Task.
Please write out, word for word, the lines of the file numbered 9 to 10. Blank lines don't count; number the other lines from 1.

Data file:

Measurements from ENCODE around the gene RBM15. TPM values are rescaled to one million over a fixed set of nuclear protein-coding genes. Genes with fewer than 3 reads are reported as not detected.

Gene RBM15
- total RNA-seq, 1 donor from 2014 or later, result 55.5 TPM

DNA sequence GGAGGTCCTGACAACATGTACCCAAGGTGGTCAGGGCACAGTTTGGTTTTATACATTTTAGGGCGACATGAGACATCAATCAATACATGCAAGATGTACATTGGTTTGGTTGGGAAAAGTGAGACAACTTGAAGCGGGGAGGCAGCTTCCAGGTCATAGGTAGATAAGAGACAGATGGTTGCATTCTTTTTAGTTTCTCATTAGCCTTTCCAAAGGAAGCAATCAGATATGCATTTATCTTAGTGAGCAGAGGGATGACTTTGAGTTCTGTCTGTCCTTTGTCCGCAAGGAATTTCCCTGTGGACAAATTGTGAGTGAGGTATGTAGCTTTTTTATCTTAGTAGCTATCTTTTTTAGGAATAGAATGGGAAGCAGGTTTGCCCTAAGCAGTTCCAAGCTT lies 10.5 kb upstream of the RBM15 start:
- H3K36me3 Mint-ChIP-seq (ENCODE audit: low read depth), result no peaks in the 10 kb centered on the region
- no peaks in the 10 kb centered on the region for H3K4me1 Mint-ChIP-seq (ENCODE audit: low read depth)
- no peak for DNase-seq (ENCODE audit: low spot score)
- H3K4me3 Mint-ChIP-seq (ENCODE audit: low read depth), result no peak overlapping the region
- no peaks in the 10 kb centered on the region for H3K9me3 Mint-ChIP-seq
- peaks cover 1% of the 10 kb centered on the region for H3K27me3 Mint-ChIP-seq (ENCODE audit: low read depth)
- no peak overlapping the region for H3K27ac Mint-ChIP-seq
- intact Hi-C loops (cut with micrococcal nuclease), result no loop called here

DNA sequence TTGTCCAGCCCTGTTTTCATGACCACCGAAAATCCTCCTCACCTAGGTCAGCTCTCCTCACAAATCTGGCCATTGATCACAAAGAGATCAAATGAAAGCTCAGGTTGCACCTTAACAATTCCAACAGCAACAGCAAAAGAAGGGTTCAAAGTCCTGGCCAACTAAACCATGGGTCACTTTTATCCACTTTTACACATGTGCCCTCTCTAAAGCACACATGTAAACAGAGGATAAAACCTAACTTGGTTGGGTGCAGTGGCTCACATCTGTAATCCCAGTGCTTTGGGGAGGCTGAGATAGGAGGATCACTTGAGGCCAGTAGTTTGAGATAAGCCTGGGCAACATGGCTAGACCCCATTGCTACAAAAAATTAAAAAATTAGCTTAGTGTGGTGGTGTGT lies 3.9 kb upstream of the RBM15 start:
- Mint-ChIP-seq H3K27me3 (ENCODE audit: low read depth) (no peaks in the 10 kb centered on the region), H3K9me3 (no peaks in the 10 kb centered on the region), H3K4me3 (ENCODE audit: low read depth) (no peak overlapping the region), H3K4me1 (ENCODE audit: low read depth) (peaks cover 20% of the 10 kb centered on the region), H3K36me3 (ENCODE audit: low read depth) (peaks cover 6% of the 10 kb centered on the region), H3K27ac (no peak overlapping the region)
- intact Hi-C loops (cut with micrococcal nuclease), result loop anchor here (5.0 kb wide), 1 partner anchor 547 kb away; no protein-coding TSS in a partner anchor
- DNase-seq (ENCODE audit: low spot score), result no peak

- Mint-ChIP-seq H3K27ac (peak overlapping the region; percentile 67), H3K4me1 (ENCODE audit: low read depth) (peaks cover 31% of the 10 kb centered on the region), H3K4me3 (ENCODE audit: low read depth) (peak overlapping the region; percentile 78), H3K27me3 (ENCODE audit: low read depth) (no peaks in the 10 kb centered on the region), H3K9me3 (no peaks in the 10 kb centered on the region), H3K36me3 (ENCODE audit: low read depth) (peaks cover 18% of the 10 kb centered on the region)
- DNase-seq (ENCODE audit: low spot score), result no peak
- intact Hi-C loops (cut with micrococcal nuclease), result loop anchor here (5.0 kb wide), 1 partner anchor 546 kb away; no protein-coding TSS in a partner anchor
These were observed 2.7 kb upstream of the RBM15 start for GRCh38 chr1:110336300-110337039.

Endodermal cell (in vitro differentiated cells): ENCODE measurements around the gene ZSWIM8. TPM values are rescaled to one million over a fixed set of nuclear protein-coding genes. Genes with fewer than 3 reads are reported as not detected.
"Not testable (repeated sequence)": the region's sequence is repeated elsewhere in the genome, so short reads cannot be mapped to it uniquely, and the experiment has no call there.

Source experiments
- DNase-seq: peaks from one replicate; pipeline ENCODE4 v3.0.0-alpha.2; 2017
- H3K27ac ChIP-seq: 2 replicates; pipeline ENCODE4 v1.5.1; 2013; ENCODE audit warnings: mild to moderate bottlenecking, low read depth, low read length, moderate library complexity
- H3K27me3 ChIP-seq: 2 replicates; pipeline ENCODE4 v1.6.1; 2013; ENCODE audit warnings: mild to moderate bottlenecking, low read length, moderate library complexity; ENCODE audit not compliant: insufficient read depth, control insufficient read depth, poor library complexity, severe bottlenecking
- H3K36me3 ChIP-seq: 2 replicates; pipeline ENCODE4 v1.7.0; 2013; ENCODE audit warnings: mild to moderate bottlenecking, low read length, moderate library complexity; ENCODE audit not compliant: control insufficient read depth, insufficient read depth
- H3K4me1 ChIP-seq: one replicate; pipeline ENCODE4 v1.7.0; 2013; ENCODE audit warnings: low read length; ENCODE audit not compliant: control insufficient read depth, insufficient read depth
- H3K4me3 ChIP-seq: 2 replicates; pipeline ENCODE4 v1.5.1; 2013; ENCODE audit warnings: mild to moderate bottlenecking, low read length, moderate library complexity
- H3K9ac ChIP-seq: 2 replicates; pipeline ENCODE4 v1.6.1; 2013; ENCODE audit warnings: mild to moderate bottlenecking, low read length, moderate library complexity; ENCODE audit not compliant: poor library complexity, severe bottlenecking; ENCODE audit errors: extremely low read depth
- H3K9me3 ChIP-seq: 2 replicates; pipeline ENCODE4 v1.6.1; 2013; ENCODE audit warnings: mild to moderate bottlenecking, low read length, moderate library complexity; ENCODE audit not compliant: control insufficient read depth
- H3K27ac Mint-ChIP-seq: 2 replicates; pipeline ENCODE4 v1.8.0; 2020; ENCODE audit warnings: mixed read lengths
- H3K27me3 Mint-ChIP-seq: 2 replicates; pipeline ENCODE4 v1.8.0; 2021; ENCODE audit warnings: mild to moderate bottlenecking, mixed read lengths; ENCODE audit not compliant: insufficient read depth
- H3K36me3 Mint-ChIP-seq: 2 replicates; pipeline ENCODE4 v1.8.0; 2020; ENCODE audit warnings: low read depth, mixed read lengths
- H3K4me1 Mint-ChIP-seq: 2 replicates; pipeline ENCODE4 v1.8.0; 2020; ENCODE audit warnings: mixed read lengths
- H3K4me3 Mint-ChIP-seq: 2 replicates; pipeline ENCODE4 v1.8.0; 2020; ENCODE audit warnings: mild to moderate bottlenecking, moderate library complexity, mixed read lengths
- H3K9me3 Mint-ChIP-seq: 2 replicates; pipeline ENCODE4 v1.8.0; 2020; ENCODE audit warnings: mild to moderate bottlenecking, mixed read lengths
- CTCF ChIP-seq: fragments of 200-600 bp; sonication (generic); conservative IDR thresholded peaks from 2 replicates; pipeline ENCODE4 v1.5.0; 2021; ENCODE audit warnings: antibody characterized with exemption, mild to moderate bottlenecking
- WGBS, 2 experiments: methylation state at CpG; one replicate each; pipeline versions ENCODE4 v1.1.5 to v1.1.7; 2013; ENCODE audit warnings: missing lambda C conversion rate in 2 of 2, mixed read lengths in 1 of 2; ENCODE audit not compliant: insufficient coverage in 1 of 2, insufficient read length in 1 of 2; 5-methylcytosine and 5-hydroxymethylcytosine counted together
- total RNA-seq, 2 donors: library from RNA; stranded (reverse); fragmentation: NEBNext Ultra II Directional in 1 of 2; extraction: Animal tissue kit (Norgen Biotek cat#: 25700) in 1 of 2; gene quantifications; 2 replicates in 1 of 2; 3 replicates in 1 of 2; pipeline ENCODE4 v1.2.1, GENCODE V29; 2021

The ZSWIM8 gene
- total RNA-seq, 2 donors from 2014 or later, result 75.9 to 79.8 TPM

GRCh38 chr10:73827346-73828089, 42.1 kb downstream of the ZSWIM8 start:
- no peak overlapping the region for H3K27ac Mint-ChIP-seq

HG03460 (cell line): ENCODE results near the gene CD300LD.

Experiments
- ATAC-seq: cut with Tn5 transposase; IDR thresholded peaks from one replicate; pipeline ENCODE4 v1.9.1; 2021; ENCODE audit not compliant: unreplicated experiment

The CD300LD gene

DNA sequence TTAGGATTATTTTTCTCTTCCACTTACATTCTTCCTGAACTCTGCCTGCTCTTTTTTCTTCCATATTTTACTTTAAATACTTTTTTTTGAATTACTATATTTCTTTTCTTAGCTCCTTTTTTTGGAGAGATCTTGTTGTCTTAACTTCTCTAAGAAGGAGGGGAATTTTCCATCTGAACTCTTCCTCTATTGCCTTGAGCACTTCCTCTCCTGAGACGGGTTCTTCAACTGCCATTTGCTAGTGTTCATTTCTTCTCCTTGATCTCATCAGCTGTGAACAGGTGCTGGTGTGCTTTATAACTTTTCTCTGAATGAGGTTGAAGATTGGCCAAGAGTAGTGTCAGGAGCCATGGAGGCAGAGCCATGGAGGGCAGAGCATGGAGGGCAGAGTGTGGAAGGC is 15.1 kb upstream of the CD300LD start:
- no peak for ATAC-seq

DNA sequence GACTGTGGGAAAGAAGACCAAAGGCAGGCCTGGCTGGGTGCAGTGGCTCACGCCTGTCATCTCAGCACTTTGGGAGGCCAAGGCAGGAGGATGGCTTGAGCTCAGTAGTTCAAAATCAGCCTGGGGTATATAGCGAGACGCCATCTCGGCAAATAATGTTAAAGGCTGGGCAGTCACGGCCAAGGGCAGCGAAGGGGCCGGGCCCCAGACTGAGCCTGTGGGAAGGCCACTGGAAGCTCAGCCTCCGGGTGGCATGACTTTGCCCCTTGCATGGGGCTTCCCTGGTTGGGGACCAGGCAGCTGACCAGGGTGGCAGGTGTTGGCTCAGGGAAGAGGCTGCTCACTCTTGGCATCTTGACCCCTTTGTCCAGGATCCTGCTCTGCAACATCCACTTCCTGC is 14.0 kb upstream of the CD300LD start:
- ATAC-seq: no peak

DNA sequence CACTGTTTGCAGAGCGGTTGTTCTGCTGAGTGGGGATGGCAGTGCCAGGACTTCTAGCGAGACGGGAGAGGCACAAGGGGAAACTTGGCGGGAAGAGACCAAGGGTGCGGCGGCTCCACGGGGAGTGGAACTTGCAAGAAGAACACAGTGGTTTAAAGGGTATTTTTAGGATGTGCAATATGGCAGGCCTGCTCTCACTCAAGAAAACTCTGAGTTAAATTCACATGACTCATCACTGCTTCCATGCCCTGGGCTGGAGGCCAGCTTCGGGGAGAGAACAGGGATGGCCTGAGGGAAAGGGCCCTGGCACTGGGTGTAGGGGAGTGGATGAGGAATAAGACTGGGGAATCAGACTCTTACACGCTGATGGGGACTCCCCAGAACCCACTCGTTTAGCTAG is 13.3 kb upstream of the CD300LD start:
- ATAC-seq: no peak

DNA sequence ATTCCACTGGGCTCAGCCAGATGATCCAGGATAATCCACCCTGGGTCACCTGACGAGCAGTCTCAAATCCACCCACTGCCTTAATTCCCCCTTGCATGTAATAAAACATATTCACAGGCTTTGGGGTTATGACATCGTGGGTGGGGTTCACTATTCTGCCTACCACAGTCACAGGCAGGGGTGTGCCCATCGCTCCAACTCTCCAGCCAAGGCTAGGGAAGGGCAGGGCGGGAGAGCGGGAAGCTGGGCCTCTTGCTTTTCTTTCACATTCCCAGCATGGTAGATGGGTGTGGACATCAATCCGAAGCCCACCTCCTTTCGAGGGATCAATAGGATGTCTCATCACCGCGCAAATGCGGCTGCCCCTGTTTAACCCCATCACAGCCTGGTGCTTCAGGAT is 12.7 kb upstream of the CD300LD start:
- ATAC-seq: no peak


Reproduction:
- no peaks in the 10 kb centered on the region for H3K9me3 Mint-ChIP-seq
- peaks cover 1% of the 10 kb centered on the region for H3K27me3 Mint-ChIP-seq (ENCODE audit: low read depth)